The San Jacinto Mountains’ Community Wildfire Protection Plan was the topic at the May 8 Mountain Emergency Services Committee meeting.

“It’s a huge community impact and is not done by the [fire or forest] agencies,” stressed Kathleen Henderson, Riverside County emergency services coordinator for the mountain.

Mountain Communities Fire Safe Council Executive Director Edwina Scott described the history of the current CWPP and presented MCFSC’s plans for revising and preparing a new plan.

CWPPs were originally authorized in the “Healthy Forests Restoration Act of 2003.” One of the critical purposes of a CWPP, according to the Act, is “… it identifies and prioritizes areas for hazardous fuel reduction treatments and recommends the types and methods of treatment on federal and non-federal land that will protect [one] or more at-risk communities and essential infrastructure.”

The Mountain Area Safety Taskforce initially led the effort begun in 2004 and completed in March 2006. Eventually, the MCFSC planned and organized community meetings, which were significant and critical components of the final document.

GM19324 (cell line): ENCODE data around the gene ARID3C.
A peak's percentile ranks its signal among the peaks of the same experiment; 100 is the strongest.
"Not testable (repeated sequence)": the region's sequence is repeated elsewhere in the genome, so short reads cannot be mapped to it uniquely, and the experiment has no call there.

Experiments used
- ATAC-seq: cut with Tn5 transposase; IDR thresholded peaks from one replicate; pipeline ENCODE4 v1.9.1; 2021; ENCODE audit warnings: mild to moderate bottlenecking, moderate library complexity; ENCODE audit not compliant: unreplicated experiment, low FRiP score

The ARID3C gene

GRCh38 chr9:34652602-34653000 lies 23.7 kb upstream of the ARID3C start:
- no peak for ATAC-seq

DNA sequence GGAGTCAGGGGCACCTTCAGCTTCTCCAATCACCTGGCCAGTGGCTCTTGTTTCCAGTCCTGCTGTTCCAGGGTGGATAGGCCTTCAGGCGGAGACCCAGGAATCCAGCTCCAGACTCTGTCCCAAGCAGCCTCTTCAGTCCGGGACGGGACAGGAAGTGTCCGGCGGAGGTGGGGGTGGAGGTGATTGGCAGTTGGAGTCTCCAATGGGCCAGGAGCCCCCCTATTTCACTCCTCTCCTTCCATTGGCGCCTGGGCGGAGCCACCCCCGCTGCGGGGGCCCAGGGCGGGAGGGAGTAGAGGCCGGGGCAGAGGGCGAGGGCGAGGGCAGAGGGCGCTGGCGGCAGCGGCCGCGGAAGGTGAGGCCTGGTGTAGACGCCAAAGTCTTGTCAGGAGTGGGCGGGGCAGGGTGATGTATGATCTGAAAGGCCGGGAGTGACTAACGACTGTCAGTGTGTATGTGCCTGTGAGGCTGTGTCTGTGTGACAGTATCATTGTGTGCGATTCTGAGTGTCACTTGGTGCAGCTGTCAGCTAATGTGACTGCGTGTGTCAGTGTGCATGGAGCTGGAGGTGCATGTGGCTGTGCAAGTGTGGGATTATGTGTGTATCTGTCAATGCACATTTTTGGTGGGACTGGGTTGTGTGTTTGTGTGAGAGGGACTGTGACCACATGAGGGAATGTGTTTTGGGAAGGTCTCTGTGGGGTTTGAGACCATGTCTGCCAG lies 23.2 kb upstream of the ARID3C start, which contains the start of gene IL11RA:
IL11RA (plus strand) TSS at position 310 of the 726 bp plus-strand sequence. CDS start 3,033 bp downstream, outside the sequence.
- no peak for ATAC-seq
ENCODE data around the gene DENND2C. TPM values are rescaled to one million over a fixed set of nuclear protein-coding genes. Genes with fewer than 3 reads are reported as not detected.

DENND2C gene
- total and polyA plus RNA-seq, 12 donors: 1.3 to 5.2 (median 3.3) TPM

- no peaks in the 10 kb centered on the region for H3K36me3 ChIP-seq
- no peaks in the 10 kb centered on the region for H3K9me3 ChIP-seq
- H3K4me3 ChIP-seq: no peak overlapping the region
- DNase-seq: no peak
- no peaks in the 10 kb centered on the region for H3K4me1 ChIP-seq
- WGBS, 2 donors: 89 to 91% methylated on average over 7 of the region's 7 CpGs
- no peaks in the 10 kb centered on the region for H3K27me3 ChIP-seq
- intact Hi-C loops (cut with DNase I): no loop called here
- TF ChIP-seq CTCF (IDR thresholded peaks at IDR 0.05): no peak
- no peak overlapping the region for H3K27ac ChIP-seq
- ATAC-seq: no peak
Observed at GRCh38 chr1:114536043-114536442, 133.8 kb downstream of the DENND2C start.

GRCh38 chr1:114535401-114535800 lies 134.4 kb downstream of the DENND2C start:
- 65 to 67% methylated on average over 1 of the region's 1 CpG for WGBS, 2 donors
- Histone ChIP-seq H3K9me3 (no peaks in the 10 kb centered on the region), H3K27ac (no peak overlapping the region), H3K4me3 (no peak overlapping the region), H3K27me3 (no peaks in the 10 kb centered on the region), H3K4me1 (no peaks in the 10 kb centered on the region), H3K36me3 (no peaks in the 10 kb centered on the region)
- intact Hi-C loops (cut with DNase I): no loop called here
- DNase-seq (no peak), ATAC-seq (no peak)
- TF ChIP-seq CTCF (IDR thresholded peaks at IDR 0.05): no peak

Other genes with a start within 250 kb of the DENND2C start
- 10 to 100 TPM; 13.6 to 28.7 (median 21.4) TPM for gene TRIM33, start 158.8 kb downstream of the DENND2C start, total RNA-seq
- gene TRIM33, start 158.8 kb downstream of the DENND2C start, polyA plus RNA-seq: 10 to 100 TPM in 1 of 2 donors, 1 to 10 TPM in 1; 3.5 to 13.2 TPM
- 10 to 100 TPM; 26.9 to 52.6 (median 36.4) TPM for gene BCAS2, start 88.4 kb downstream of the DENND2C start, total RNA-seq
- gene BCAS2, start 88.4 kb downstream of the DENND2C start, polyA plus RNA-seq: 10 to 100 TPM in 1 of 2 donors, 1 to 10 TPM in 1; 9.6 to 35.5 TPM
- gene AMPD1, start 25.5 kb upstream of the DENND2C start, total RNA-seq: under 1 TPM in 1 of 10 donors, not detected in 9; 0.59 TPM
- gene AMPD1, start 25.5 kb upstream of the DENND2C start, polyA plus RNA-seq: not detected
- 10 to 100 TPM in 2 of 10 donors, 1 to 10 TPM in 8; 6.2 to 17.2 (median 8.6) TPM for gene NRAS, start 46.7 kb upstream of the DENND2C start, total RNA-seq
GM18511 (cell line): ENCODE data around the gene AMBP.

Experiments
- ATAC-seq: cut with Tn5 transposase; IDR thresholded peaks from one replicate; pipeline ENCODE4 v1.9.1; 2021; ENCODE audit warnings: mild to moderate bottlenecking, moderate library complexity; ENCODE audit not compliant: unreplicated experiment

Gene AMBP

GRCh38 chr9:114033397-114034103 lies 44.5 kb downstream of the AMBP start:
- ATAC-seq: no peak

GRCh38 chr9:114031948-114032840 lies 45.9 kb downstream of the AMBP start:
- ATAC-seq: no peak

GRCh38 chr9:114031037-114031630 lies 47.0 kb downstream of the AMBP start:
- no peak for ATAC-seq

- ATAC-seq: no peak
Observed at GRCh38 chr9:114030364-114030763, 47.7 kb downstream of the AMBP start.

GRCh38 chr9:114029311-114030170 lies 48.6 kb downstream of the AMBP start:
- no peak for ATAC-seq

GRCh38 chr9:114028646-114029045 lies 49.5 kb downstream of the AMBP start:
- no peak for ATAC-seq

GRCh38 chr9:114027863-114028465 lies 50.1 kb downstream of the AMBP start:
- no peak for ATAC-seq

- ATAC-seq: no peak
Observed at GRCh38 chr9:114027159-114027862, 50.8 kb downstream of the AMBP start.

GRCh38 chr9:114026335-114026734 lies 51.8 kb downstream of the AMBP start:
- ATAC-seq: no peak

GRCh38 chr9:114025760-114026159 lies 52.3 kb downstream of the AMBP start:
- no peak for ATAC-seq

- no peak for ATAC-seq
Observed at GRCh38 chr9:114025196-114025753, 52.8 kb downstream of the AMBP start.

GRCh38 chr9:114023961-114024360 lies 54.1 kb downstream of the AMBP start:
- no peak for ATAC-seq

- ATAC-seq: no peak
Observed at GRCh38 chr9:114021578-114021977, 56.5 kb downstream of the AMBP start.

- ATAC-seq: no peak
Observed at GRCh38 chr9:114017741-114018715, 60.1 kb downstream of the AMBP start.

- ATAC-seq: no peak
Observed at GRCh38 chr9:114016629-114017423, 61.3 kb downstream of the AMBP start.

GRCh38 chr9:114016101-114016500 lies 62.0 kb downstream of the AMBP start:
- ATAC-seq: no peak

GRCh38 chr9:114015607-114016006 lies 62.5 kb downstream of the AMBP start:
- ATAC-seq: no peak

Originally, the plan was going to address fuel treatments in the Idyllwild and Pine Cove areas; but as work progressed, the coverage area expanded, Scott said. It was clear that “all the communities on the Hill from Twin Pines to Anza were inter-connected by fire threats.

“When it comes to fire, we’re all affected,” Scott said. “The right decision was to include everyone.”

The law requires regular review and updates. Some work was done in 2010. In February, MCFSC President Michael Esnard contacted local agencies — such as Riverside County Fire and Sheriff’s departments, Idyllwild Fire Protection District, U.S. Forest Service and other agencies — to begin another review of accomplishments and recommendations for future projects on the Hill.

Esnard is planning a community meeting to discuss the plan and needed work later this year. When a draft is completed, it will be available for review and comments at, Scott promised.

“We want everyone at a community meeting to hear the fire people talking to them about the fuel treatments,” Scott said.

In other MEMSCOMM business, abatement inspections are underway. Cal Fire Battalion Chief Sean Dakin said outside-Idyllwild properties are being inspected. Idyllwild Fire Capt. Mark LaMont said all Idyllwild properties will be inspected by the end of May.

Before the meeting ended, Henderson briefly described the topics for meetings later this year. She hopes to have several water district managers discuss conservation and to have Mile High Radio Club make a presentation. Vector control and the mental health of disasters may also be topics.